Ah, the emails we receive. You may remember a recent news story about Amir Valle, author of “Jineteras” who is now in exile in Germany. I posted about his comments on the Independent Libraries in Cuba at Blog for Cuba, and as a result I received a translation of his “Fidel and I“, and his permission to share it with you, our readers. He is currently exiled in Germany with his wife and one of their sons.
If you’re Cuban, you live with a constant intruder. He lurks in almost every corner of your psyche; and for those living on the island, it’s worse—he controls every aspect of your life. Consequently, every Cuban has a personal relationship with fidel, albeit unwanted.
Sr. Valle writes about his:
Fidel Castro and I
© 2006 by Amir Valle
People have asked me: “What does Fidel Castro mean to you?” And in the past few days, since the announcement of his transfer of power to his brother Raúl Castro, I’ve lost count of the journalists, colleagues, friends who have, almost unsympathetically, tossed this question in my face.
The curious thing is that never, in all the time I have been capable of reason, had I stopped to think what significance this name—Fidel Castro Ruz—might have in what some could call “the story of my life.”
I remember the speeches. I must confess that, since childhood, I have never felt any interest in political matters, unlike other children I saw then and that I see today, mixed up in the repetitive rhetoric of the morning speeches, the political acts, looking to score a point by that emulation where someone was always evaluating their behavior. Later, with the years, discussing the matter with those who were once that type of child also, I knew that, yes, they participated in that fun simply because their parents pushed them, because it was a way of standing out in the crowd, or because they saw it as the fashion: one had to shout, like the adults were shouting, against imperialism. They didn’t have a clear concept of what they were doing, obviously. And it must have been normal, since we can suppose that a child at that age is discovering the world through play, and not losing the precious time of his development in the political indoctrination that has been so typical of Cuban education since the triumph of the Revolution in ’59.
The figure of Fidel compared to that of the other greats. They were gods, incorruptible beings, perfect. I remember that one of my primary school teachers punished me one day when it occurred to me to ask a question, out of my absolute innocence, when they were teaching a history class about the installations in the Sierra Maestra, the armory, the little school, the hut from which Fidel gave his commands… My question paralyzed the teacher: “And where were the bathrooms, Ma’am? Because I imagine that those men, too, had to do their business.” I spent the whole morning facing the wall, sitting in a chair, until my mother, a teacher at the same school, came to get me. She gave me a smack and told me I should never again lack respect for the teacher, nor for our heroes.
Since that moment Fidel was the great inquisitor, even if I did not know him, could not define him. But they had pushed us to be like him, he who was more perfect, greater even than Ché, more enlightened than Martí. That’s what they said. And it was annoying. I was a kid that sailed through classes, that never needed to study, and really I never did study back then because I preferred to read from the fantastic library that my parents had at home, rather than force myself to follow a set of parameters for “pioneer emulation,” to be like someone for whom, moreover, I had to stand for hours and hours waiting around when I had to form part of the human chain of Young Pioneers that would welcome oh so many African, Asian, or other socialist country presidents whom that man invited to Cuba, or to be like a man who, on more than four occasions, obliged me to listen, standing in the sun and rain, to incredibly long speeches that the child I was then did not understand, even though I found some comfort in performing the routine with my little friends when Fidel stopped talking and the teacher would say, “Now, kids!” so that we would yell, “Go on, Fidel, give it to the Yankees! Carter’s a sissy, Fidel has guts”! and that mountain of other slogans that everyone now knows.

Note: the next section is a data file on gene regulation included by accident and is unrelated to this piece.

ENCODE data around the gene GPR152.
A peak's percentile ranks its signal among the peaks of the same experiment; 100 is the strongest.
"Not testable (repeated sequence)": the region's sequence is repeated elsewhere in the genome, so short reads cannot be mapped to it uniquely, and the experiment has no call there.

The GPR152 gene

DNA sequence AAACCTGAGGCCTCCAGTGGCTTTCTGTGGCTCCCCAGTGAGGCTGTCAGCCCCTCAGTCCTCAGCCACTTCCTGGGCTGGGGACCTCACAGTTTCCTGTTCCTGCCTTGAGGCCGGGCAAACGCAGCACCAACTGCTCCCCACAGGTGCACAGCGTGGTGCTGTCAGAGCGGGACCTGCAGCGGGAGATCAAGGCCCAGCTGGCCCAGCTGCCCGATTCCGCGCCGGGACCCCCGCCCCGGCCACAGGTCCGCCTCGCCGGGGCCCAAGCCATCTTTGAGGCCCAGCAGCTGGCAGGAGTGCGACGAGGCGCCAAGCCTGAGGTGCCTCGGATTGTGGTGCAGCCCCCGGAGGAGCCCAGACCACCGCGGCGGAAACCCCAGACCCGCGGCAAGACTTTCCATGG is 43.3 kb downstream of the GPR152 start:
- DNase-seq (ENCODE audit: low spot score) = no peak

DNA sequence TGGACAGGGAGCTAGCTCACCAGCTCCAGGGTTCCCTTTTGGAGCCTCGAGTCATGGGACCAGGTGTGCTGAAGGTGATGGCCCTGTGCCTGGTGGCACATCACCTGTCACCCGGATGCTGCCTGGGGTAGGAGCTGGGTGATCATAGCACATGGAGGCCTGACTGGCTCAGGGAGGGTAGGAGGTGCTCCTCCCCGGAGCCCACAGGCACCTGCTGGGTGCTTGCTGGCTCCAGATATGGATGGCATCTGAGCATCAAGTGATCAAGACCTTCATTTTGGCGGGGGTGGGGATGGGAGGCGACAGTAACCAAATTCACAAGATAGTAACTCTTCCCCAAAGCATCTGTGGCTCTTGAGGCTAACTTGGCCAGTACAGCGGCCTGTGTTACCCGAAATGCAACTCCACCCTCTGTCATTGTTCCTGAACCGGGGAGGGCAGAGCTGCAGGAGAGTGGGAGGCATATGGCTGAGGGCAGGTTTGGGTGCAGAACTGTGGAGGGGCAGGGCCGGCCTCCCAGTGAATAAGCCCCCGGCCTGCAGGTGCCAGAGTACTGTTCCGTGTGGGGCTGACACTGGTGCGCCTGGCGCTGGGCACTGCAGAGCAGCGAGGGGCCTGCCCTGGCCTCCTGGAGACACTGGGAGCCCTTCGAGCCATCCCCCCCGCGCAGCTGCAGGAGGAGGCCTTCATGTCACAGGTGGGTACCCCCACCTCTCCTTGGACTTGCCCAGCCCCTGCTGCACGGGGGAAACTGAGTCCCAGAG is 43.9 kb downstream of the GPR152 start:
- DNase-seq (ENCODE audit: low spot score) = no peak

Fidel then was also that man my father would listen to seated in front of the television, although I cried my eyes out because that day they wouldn’t be showing cartoons on TV, or because the speech was on another channel and my father would say, “I’m going to hear the speech, understand?” and there was no discussion.
But my father was on Fidel’s side. He has his story. He took part in the Revolution and continues believing that it is still pure and possible. Blind. Or perhaps determined not to admit that he has thrown his life away, that Fidel has betrayed him, because he has passed almost half a century struggling for something that has yet to arrive, despite all the supposed effort.
I say this because Fidel, as I see him now, is the person I blame for the shadow that has been cast over my relationship with my father, for the fact that sometimes we distance ourselves from one another, that we have preferred not to speak of Cuba, nor about the country, nor our daily lives, because all those things can lead to a discussion that continues to push us apart. At first he didn’t believe me when I spoke to him and told him what they did to others, to those who had decided to value different opinions. There had been no repression, he said. There had been no deceit in the Revolution, he said. It’s an honest plan, he said. And he had to see up close everything they did to me for saying what I thought, for confronting those who wanted to condition my intellectual success on my participation in the work of the Revolution, those who did not look well upon me because I respected and defended the friendship that connects me to many “dangerous dissidents,” like Raúl Rivero, Manuel Vázquez Portal, Manuel Cuesta Morúa, Eloy Gutiérrez Menoyo, just to name a few. When he saw all the abuse, all the censorship, all the legal tricks to “make me invisible,” including the ministerial resolutions that branded me an “enemy agent” and a “mercenary,” among other things, I thought that he had opened his eyes. But he said: “Fidel knows nothing of this… It’s the work of mediocre government officials who think they are masters of absolute power.”